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18-IB21 4/27/2018 FOIA Opinion Letter to Mr. Frank “Dan” Cannon re: FOIA Complaint Concerning the City of Seaford

Written on: April 30th, 2018 in 10001 Declaration of Policy

PRINT VERSION: Attorney General Opinion No. 18-IB21


Attorney General Opinion No. 18-IB21

April 27, 2018



Frank “Dan” Cannon
411 Nylon Blvd.
Seaford, DE 19973


RE:     Correspondence Regarding the City of Seaford


Dear Mr. Cannon:

We write in response to your correspondence, received on April 9, 2018, alleging that the City of Seaford Employee Benefit Committee (the “Committee”) violated the open meeting provisions of Delaware’s Freedom of Information Act, 29 Del. C. §§ 10001-10007 (“FOIA”).  Specifically, you allege that the Committee is a public body and has violated FOIA by failing to comply with the open meetings provisions contained therein.  For the reasons set forth below, it is our determination that the Committee violated FOIA as alleged.



On or about January 26, 2016, the City of Seaford and the Seaford Fraternal Order of Police executed a Memorandum of Understanding (“MOU”) for the time period July 1, 2015 through June 30, 2018.  The MOU was executed by Mayor David Genshaw and then-City Manager Delores Slatcher on behalf of the City.  One provision of the MOU provides as follows:

The City Manager shall appoint a Benefits Committee which will include the Chair of the Union Bargaining Committee, or designee.  The Benefits Committee shall explore the possibility of changes in health insurance coverage.  One purpose of this review process is to foster competition among prospective vendors.  The Benefits Committee shall make its recommendation to the Mayor and Council.  The Mayor and Council may implement the recommendation.  In order for such a recommendation to be implemented, the recommendation must satisfy the following criteria . . . .[1]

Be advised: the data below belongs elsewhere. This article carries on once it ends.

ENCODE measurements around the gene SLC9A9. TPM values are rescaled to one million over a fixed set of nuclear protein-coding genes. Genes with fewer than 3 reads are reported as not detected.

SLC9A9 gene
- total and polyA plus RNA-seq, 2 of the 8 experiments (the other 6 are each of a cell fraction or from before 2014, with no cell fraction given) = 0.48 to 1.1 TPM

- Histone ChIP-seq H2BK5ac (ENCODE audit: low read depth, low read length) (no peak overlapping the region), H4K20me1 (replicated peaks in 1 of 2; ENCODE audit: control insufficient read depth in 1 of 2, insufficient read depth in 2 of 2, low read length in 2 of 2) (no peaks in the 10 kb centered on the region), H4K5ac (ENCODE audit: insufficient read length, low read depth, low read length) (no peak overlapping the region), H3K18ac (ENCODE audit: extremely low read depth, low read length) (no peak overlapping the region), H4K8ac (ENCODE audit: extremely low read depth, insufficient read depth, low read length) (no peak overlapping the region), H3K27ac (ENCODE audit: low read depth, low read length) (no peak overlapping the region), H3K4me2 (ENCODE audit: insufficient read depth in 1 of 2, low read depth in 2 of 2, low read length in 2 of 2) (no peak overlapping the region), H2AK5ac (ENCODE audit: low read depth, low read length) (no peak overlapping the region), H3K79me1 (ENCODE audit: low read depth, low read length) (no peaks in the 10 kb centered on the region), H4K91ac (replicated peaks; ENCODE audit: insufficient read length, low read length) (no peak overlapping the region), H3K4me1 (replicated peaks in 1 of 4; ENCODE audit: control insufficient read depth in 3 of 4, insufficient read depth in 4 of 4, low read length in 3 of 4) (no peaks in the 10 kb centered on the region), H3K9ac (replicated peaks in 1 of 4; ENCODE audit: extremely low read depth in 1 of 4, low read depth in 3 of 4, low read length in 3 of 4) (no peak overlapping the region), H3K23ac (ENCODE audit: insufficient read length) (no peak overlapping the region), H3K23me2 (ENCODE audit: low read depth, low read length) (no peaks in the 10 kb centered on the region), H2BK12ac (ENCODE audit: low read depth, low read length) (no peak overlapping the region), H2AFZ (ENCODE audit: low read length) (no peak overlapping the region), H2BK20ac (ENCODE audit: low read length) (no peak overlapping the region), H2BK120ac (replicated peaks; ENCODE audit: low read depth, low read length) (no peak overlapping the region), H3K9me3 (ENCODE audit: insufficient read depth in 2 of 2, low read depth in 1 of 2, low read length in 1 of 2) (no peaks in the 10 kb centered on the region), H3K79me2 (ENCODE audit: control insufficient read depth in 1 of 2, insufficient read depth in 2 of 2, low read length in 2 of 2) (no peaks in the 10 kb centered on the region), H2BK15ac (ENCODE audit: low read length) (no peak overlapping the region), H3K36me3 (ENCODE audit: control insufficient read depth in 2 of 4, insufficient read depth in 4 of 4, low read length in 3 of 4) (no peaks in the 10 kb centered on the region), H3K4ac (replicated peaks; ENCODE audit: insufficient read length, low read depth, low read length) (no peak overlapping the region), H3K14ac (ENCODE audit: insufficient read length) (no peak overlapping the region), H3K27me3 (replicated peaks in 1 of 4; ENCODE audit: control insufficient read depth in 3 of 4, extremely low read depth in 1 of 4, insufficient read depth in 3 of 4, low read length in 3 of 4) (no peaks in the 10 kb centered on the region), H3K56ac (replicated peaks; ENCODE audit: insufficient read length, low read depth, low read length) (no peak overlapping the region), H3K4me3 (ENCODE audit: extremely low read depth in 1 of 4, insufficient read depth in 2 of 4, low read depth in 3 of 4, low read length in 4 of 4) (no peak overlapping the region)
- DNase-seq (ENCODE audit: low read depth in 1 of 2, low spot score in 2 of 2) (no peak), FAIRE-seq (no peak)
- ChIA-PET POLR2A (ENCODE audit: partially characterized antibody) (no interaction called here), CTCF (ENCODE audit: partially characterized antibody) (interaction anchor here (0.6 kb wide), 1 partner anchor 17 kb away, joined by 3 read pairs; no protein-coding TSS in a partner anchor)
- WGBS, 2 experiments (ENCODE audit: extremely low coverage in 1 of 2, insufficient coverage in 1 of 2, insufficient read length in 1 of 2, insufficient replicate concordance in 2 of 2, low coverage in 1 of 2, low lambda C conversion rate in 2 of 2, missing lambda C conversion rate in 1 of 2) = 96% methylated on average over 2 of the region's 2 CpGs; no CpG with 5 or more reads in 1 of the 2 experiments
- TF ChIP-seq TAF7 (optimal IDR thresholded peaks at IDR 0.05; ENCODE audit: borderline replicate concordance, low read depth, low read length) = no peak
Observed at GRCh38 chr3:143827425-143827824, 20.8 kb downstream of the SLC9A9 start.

The Benefits Committee met on March 13, 2018.  By memorandum dated March 22, 2018, June Merritt, the City’s Director of Finance and Human Resources, presented the Committee’s recommendations regarding health and life insurance renewals to City Manager Charles Anderson.[2]

The Mayor and City Council met on March 27, 2018.  At the March 27, 2018 meeting, Kris Smith, President of Integra, presented the health and life insurance renewal terms recommended by the Benefits Committee in its March 22, 2018 memorandum.[3]  The Council then voted unanimously to approve the recommendation as presented.[4]

On March 27, 2018, you sent a FOIA request to the City for the agenda and minutes of the Committee’s March 13, 2018 meeting.  On April 6, 2018, the City’s FOIA Coordinator informed you that “no records responsive to your request ha[d] been located.”



In your Petition, you allege that the Committee violated FOIA by failing to post notice and an agenda for its March 13, 2018 meeting.  You argue that the Committee is a “public body” as defined by FOIA and, as such, is subject to FOIA’s open meetings provisions.

In its April 12, 2018 response to your Petition, the City maintains that the Committee is not a “public body.”  states that the Committee consists only of the City Manager, City Finance Director, and staff.  According to the City:


. . . [T]he Benefits Committee is essentially a staff working group designed to assist in implementing a pre-negotiated term in the FOP Agreement.  The Committee does not include the Mayor, the Vice Mayor or any member of the City Council.

Inasmuch as the City’s Finance Director would otherwise have the authority to select the vendor the FOP’s health care plan as part of the City’s annual budgetary process, the Benefits Committee is composed of staff members to assist with the purely ministerial task of implementing the terms of an existing agreement between the City and the FOP.  There are no policy decisions made or recommended.


The City distinguishes the Committee from the Attorney General opinions referenced in your petition, noting that the Benefits Committee does not include the Mayor, the Vice Mayor or any member of City Council and that, therefore, no “decision maker” is present at any Benefits Committee meeting.  The City also argues that the Committee is exempted from the open meetings requirements because the Committee discusses protected health information, which is specifically exempted from FOIA pursuant to 16 Del. C. § 1212(a).